From the beginning this project was an attempt to work with dogmas and stay focused on some important topics. One was to make a band with a reversed gender balance as a direct answer to the never-ending discussion about women and non-classical music. At least in Denmark this topic keeps popping up, so I thought I would write music for a band where women are the majority – aware that as long as I am the sole (male) composer, the experiment is not 100% valuable.
Another was to work with vocals and lyrics. This has been the biggest challenge for me in a long time. On top of that – I got inspired when visiting an Edvard Munch exhibition in Norway – the lyrics should be in English and be related to religion. At the museum, they quoted Munch for his personal ambition with his art, and it had a great influence on my construction of the dogmas. The quote is: There will be no more pictures of interiors, of people reading and women knitting. There will be pictures of real people who breathed, suffered, felt, loved… I will paint a series of such pictures. People should understand the significance, the power of it. They should remove their hats like they do in church. This gave me the inspiration to write in English and that religion in one way or the other should be in the centre of it all. This has of course nothing to do with Munch’s ambition, but I was keen on using obstacles and finding some topics that would not be easy.
I’ve never understood why Danish composers/songwriters address their (Danish) audience in a foreign language. By forcing myself to do the same thing I might find out about it. And yes: you can hide yourself behind a language.
I’ve never been a religious person, but I have met some very interesting priests in my life, all of them representing a just, human and surprisingly radical interpretation of faith: Love thy neighbour, turn the other cheek, help the poor, suppress your greed and egoism etc. Nowadays I hardly find it anymore, but I do hear so-called religious people use the same reasoning to harbour exactly the opposite: fear thy neighbour, don’t help those who need it, never turn the other cheek but fight back. If this music could stand up against this I would be happy.
Some of the lyrics are quotes more or less directly from the Bible, others are just related to religion.
In the Beginning, well… Genesis 1; The Angel Came to Mary Luke 1 26-38, The Birth of Jesus Foretold; Blessed are the Poor Luke 6, 20-26, Blessings and Woes; The Gates of Jericho Joshua 2 and 6, Rahab and the Spies and the Conquest of Jericho; The Tower of Babylon Genesis 11; Chasing After the Wind Ecclesiastes 1, 3, 7, Pleasures are Meaningless, A Time for Everything,
Wisdom is meaningless. Other lyrics play with the thought of what would happen if Jesus actually returned to the Earth again. Angels are also covered both as messengers and lovers/friends. And the humorous I’m confessing deals with sin and forgiveness and the impossible task to live a perfect life.
When I started on this project I found myself in a field where some of the giants of composition has been before and already has set standards that will be very hard to meet. Knowing that from early times artists had no other choice than to express themselves within the borders of religion (talk about dogmas…) I somehow felt a great responsibility and also a heavy challenge to move into the realm. So, apart from working with lyrics, the epic element in the music should support the message and somehow be the dynamic force of the sound. In this context I have been in contact with genres that I’ve never worked with before and the vocals and lyrics has a tendency to emphasize it. You can find elements of musical, marches, tango and even twist. Although the harmonic side of it all has a tendency towards a jazzier and – at times – dissonant expression I still feel that this music shows many new colours of my musical style.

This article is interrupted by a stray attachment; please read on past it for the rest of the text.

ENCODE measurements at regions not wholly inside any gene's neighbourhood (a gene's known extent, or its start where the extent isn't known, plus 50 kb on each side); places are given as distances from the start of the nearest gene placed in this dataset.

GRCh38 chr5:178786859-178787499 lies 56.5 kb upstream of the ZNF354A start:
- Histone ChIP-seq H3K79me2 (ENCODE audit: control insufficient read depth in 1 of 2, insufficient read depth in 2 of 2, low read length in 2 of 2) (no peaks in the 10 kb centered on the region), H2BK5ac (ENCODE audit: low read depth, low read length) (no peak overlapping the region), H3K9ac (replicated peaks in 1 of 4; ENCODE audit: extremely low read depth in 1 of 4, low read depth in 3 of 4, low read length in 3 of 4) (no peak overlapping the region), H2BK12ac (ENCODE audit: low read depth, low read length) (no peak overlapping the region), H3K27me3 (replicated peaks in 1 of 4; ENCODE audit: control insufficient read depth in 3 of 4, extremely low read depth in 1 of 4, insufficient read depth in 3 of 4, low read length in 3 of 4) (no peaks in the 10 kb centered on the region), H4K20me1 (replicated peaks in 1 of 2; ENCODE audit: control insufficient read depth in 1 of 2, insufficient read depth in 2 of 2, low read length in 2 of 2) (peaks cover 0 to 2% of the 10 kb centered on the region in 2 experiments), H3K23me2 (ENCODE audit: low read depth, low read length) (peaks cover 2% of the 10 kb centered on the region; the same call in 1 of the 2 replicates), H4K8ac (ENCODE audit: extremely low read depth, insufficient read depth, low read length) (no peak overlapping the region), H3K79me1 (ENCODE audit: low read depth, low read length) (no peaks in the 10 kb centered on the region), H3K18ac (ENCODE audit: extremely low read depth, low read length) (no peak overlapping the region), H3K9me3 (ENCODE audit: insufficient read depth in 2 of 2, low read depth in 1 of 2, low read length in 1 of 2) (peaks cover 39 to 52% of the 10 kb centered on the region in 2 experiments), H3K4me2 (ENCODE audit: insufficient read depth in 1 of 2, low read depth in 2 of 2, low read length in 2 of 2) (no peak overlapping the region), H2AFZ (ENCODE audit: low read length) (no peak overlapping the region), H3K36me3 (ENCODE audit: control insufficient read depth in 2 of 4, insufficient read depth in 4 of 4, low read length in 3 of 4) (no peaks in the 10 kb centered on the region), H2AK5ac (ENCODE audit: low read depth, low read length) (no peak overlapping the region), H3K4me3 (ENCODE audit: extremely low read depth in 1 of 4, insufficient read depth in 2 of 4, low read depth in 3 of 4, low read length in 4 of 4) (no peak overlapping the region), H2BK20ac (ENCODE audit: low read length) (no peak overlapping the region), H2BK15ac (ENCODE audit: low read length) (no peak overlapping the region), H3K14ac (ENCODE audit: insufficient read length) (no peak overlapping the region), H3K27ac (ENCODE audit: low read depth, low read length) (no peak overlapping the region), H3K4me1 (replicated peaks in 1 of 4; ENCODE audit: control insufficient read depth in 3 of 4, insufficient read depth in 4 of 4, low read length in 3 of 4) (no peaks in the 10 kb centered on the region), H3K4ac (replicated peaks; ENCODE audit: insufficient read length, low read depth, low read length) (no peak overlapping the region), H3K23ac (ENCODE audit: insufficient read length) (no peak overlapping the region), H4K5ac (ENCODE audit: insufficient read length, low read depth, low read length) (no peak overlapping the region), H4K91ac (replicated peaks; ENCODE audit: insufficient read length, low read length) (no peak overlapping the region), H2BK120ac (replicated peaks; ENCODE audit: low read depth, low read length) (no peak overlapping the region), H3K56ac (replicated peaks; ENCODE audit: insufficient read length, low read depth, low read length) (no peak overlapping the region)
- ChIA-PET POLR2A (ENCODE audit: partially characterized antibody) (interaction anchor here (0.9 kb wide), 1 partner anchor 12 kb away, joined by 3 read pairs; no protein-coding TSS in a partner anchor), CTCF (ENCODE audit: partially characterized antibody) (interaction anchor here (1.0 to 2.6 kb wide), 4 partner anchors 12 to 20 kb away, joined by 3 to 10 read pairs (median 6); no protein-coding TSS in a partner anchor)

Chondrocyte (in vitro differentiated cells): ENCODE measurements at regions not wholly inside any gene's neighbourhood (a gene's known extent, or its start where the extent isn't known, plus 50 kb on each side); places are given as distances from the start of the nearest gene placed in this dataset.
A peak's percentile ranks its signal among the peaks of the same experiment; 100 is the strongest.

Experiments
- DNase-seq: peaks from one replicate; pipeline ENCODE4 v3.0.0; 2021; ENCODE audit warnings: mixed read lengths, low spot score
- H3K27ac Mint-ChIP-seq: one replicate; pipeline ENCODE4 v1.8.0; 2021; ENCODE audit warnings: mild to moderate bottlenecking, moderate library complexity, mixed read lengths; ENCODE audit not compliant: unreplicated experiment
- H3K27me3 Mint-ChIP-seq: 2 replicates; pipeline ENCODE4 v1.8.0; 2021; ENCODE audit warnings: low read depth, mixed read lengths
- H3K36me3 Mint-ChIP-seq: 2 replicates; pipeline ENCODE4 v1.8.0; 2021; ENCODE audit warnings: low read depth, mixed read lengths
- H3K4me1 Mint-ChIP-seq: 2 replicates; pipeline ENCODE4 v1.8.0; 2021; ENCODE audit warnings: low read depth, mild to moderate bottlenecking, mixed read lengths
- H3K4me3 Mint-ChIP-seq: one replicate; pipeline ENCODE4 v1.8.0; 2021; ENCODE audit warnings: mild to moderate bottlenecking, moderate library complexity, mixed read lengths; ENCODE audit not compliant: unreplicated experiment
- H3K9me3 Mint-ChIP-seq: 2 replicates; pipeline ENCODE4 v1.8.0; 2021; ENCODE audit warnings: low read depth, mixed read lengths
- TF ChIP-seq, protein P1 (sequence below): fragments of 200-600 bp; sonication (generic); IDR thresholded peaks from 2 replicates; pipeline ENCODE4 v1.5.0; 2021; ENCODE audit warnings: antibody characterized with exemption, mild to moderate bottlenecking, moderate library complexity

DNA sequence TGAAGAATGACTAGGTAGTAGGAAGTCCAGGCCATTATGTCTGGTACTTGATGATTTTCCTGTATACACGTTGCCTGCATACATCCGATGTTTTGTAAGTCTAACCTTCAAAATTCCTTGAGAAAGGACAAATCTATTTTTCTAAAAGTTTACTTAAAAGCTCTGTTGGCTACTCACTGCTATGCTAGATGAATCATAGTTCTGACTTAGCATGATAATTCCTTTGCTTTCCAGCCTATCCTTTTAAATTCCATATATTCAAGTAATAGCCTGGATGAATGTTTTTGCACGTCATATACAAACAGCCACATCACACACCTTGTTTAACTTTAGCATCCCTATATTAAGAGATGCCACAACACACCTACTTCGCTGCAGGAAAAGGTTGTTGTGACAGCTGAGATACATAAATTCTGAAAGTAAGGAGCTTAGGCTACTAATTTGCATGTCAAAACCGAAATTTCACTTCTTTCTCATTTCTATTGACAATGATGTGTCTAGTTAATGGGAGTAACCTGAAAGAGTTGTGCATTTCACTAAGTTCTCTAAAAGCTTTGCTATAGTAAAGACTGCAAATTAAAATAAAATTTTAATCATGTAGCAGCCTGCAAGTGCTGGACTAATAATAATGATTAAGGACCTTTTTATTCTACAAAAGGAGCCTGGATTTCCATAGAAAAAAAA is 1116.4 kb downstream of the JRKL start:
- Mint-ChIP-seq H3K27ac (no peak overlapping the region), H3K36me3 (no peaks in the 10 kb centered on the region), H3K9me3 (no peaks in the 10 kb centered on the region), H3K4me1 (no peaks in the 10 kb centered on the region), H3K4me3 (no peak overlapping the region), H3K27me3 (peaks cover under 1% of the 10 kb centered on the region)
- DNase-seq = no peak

After listening a lot to Henry Threadgill’s music I found that it would be interesting to work with a line-up with cello, tuba and flute. On top of that I would – for the first time – also use the piano in the band. So the first recordings were with a septet with bass and tuba along with the cello in the bottom and flute and vocals on top and with the piano connecting the different voices. The second recording session was set a time, where the tuba player was in Japan, so I added a French horn as this beautiful instrument covers both the bottom and the midrange. And at the final recordings I could use them both thus having a nice brassy sound. However, it is not an instrumentation that just blends naturally and I have been working with many different colourings and combination of sounds to explore the possibilities. And the question of female musicians? We have never paid attention to it in the band. It is a somehow irrelevant parameter to use in evaluating the music, but it doesn’t mean that the topic itself is peripheral. I do hope we will hear more female musicians in the future and I also hope that recordings like this will help to encourage young women to play an instrument.
At the Kelvingrove Art Gallery and Museum in Glasgow I saw this astonishing Dali painting and found that it expressed an interesting new angle of a classical theme: the crucifixion. There is no blood, no spikes, no crown of thorns, instead it has a dreamy and utopian thing to it that I find covers my intensions. The cover is a detail from the upper part of the picture.